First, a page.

Vol 21 No 3 June 2015

Special focus: Modelling Tourist Behaviour As A Micro- Macro Nexus
Guest editors: Alvaro Matias and Peter Nijkamp

439 Introduction

441 A dynamic analysis of tourism determinants in Sicily

Davide Provenzano

455 Culture, product differentiation and market segmentation: a structural analysis of the motivation and satisfaction of tourists in Amsterdam

João Romão, Bart Neuts, Peter Nijkamp and Eveline Van Leeuwen

475 Tourist spending dynamics in the Algarve: a cross-sectional analysis

Jaime Serra, Antónia Correia and Paulo M.M. Rodrigues

501 Measuring pattern, amplitude and timing differences between monetary and non-monetary seasonal factors of tourism – the case of Aruba

Jorge Ridderstaat and Peter Nijkamp

527 Keynesian policies for tourism: taxation without coordination

Guido Candela, Massimiliano Castellani and Maurizio Mussoni

Other papers:

543 Assessing a Tourism Satellite Account: a programme for ascertaining conformance with United Nations standards

Cristi Frent, and Douglas C. Frechtling

561 The demand for winter sports: empirical evidence for the largest French ski- lift operator

Martin Falk

581 Does internal migration affect Italian domestic tourism? A panel data analysis

Carla Massidda and Romano Piras

601 ICZM and WTP of stakeholders for beach conservation: policymaking suggestions from an Italian case study

Silva Marzetti Dall’aste Brandolini and Marta Disegna

629 Determinants of touristic attraction in Portuguese regions and their impact on GDP

Diana C. Neves, António J. Fernandes and Elisabeth T. Pereira

649 An estimation of the contribution of the international meeting industry to the Korean national economy based on input–output analysis

Dae-Kwan Kim, Hak-Jun Kim, Sang-Min Lee, Yeongbae Choe and Soo-Yeop Song

669 Research note: Does method of payment affect total trip expenditure?

Christer Thrane

677 Research note: An analysis of tourists’ expenditure in the Russian resort destinations

Alexandr Vetitnev

685 Research note: Macroeconomic impacts of the tourism industry and the contemporaneous feedback effect – an Australian case study

Taha Chaiechi, Josephine Pryce and Abhishek Bhati

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Title: A dynamic analysis of tourism determinants in Sicily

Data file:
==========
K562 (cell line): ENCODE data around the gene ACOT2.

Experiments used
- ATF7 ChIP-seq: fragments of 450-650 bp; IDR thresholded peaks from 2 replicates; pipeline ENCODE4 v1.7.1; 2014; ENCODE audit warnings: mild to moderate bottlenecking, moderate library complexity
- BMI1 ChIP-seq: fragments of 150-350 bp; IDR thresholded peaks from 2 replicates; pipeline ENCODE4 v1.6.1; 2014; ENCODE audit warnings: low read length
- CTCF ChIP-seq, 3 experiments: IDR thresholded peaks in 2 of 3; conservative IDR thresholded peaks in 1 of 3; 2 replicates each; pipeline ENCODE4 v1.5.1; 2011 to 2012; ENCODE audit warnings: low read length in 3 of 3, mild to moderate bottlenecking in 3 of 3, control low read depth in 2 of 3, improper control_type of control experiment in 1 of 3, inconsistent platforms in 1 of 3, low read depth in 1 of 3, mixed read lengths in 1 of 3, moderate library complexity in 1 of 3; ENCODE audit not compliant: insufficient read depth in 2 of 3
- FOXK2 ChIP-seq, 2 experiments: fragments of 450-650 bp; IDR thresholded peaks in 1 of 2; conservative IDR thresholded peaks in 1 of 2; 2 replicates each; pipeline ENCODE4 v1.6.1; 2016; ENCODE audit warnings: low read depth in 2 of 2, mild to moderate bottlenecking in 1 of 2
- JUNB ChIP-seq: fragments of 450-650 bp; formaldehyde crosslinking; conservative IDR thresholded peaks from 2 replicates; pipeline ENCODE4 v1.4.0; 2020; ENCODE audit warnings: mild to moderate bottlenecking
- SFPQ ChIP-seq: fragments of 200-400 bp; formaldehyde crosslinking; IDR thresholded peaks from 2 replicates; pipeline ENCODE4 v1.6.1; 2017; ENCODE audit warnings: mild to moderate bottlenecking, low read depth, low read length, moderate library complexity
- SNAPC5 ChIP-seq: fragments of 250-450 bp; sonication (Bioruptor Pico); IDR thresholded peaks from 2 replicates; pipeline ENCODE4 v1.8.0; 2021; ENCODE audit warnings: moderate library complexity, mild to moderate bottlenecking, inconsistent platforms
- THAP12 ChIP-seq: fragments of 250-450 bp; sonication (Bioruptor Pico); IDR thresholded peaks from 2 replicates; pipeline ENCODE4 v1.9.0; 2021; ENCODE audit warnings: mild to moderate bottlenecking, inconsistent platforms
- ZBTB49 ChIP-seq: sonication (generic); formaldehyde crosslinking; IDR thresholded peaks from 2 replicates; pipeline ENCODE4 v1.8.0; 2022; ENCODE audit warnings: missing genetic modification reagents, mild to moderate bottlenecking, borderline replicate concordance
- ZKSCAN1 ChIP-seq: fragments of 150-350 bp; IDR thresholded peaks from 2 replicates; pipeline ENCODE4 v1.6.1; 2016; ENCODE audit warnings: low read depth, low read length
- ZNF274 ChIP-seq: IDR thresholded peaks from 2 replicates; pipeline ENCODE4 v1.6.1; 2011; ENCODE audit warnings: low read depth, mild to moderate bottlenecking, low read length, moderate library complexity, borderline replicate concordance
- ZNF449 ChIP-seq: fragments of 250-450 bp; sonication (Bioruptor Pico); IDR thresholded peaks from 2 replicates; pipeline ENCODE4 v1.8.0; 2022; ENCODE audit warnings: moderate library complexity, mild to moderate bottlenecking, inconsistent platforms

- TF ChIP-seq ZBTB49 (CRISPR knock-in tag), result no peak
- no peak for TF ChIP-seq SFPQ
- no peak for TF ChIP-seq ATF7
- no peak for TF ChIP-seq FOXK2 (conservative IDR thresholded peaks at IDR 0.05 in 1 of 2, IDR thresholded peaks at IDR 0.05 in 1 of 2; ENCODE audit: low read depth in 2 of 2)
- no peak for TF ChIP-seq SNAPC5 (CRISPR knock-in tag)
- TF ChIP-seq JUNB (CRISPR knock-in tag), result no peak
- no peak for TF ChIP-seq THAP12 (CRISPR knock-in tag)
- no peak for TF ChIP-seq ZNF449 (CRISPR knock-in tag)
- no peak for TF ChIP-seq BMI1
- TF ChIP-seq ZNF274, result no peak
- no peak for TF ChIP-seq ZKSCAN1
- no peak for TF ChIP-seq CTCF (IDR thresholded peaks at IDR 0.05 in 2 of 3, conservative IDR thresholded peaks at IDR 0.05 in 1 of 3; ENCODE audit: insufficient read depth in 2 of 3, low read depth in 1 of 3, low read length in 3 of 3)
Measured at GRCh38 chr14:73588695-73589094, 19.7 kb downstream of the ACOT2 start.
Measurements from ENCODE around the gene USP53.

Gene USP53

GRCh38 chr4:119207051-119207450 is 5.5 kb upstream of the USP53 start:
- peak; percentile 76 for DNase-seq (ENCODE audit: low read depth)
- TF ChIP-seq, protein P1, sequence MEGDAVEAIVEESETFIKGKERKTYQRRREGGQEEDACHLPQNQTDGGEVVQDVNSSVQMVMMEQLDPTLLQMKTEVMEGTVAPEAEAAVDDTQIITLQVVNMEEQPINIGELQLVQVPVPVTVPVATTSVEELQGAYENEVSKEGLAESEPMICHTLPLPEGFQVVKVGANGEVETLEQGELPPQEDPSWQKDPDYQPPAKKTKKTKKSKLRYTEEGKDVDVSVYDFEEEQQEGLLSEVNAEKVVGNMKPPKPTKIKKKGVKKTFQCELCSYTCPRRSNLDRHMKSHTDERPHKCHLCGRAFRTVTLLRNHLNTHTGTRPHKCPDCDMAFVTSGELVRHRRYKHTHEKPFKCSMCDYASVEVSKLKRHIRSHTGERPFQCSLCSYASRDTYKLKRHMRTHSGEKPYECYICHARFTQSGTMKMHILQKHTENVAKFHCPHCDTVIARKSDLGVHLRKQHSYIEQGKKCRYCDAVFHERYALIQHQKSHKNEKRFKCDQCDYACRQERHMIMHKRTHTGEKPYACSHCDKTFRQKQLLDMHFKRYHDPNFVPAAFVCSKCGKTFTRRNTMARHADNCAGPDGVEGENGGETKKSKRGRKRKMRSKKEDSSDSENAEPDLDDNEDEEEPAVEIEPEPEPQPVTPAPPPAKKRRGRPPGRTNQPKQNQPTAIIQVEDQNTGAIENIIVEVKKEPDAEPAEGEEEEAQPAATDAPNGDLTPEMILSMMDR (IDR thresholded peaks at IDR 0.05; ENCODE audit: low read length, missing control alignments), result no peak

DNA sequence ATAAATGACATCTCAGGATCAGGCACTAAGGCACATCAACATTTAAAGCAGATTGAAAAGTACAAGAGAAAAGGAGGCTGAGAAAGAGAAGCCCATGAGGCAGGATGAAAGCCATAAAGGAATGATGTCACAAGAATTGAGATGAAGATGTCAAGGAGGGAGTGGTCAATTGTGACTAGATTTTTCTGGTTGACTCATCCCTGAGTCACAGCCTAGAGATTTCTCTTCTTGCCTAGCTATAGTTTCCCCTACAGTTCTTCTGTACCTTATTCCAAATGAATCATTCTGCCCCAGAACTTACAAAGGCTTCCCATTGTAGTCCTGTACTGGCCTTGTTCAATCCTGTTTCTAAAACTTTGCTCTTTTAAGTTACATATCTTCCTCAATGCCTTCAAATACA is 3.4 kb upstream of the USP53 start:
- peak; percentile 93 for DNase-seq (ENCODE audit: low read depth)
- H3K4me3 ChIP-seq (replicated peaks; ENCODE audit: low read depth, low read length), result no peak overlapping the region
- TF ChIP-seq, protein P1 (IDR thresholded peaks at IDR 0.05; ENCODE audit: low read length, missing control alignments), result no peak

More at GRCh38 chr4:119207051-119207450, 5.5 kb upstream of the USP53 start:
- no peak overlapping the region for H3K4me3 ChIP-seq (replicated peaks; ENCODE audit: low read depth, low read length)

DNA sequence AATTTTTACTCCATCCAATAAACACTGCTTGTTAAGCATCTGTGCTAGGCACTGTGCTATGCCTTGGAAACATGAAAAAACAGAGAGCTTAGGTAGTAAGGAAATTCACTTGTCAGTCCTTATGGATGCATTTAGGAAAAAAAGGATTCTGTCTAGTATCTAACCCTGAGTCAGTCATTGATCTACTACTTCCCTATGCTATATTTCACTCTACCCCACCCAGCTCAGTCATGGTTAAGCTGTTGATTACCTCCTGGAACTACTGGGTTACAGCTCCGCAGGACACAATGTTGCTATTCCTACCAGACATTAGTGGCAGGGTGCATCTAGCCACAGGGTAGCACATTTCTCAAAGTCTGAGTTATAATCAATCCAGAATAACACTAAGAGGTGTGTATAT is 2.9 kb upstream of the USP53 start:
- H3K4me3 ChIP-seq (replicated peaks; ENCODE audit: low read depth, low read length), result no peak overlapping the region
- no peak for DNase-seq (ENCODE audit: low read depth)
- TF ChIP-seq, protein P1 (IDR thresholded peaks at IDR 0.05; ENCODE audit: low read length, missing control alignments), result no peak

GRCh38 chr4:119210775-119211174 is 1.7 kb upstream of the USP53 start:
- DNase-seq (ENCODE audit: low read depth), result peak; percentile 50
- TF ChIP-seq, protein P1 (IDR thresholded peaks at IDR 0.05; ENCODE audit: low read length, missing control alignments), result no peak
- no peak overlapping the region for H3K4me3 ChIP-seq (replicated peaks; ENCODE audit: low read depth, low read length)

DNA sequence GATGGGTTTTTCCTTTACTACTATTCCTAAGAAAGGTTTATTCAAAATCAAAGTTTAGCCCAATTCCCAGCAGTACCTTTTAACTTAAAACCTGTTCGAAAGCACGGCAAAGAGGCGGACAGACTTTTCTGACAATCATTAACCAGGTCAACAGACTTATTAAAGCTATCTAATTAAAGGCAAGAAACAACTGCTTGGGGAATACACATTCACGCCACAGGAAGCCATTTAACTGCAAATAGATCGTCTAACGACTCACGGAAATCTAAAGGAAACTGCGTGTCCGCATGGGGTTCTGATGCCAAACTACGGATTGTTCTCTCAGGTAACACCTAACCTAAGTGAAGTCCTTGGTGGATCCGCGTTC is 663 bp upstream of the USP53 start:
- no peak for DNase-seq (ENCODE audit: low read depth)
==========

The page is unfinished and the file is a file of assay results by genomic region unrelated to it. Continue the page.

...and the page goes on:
Author(s): Davide Provenzano

Abstract: This study provides an initial analysis of the key determinants of tourism in Sicily. In doing so, it responds to the general lack of a scientific approach in the study and management of tourism in Sicily. By mixing a gravity approach and system dynamics methodology, the attractiveness of Sicily is examined, taking into account both structural and promotional aspects that might affect tourism demand. The results strongly suggest that the island’s natural and cultural resources, the road infrastructure and the urban environment are important determinants of tourism demand in Sicily. The findings may be useful for local authorities involved in the development of tourism, and represent a starting point for further research dealing with future trends.

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Title: Culture, product differentiation and market segmentation: a structural analysis of the motivation and satisfaction of tourists in Amsterdam

Author(s): João Romão, Bart Neuts, Peter Nijkamp and Eveline Van Leeuwen

Abstract: The varied supply of tourism services – with particular emphasis on tangible and intangible cultural aspects – corresponds ideally to visitors’ characteristics and wishes. This paper considers a major tourist destination, such as Amsterdam, as an export-oriented multi-product company, characterized by spatial and functional market segmentation and monopolistic competition reflected in product differentiation. Urban branding and attractiveness may favour tourist destination loyalty. The complex decision web of motivation and satisfaction of tourists in Amsterdam is analysed with a structural equations model (SEM). The authors find that different tourist profiles, in terms of personal characteristics and motivations, can significantly impact the satisfaction received from tourism services. Furthermore, and most interestingly, the results suggest that satisfaction does not necessarily lead to improved destination loyalty, but is contingent on the source of satisfaction. In this case, satisfaction resulting from tangible or intangible cultural sources has clearly different implications for loyalty, with relevant managerial implications.